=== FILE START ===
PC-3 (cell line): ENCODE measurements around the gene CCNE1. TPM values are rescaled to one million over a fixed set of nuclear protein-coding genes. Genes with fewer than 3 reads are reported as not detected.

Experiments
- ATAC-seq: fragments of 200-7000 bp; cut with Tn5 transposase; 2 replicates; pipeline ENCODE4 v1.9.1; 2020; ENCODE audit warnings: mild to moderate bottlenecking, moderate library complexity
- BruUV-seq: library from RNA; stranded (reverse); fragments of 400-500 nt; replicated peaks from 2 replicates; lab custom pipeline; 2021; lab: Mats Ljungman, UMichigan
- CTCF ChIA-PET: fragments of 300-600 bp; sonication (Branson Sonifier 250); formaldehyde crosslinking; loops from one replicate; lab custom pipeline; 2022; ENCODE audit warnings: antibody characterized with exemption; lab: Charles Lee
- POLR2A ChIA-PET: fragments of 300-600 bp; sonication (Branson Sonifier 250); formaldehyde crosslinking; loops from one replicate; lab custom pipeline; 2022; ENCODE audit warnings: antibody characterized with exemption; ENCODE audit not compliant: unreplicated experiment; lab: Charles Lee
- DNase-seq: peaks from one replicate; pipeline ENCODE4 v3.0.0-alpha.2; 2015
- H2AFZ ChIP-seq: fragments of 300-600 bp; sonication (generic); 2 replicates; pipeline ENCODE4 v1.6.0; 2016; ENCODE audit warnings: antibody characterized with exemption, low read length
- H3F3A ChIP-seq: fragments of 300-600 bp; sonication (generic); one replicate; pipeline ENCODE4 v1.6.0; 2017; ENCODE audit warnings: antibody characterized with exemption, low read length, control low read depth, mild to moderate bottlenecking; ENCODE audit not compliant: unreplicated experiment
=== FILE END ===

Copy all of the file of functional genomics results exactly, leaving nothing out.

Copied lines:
PC-3 (cell line): ENCODE measurements around the gene CCNE1. TPM values are rescaled to one million over a fixed set of nuclear protein-coding genes. Genes with fewer than 3 reads are reported as not detected.

Experiments
- ATAC-seq: fragments of 200-7000 bp; cut with Tn5 transposase; 2 replicates; pipeline ENCODE4 v1.9.1; 2020; ENCODE audit warnings: mild to moderate bottlenecking, moderate library complexity
- BruUV-seq: library from RNA; stranded (reverse); fragments of 400-500 nt; replicated peaks from 2 replicates; lab custom pipeline; 2021; lab: Mats Ljungman, UMichigan
- CTCF ChIA-PET: fragments of 300-600 bp; sonication (Branson Sonifier 250); formaldehyde crosslinking; loops from one replicate; lab custom pipeline; 2022; ENCODE audit warnings: antibody characterized with exemption; lab: Charles Lee
- POLR2A ChIA-PET: fragments of 300-600 bp; sonication (Branson Sonifier 250); formaldehyde crosslinking; loops from one replicate; lab custom pipeline; 2022; ENCODE audit warnings: antibody characterized with exemption; ENCODE audit not compliant: unreplicated experiment; lab: Charles Lee
- DNase-seq: peaks from one replicate; pipeline ENCODE4 v3.0.0-alpha.2; 2015
- H2AFZ ChIP-seq: fragments of 300-600 bp; sonication (generic); 2 replicates; pipeline ENCODE4 v1.6.0; 2016; ENCODE audit warnings: antibody characterized with exemption, low read length
- H3F3A ChIP-seq: fragments of 300-600 bp; sonication (generic); one replicate; pipeline ENCODE4 v1.6.0; 2017; ENCODE audit warnings: antibody characterized with exemption, low read length, control low read depth, mild to moderate bottlenecking; ENCODE audit not compliant: unreplicated experiment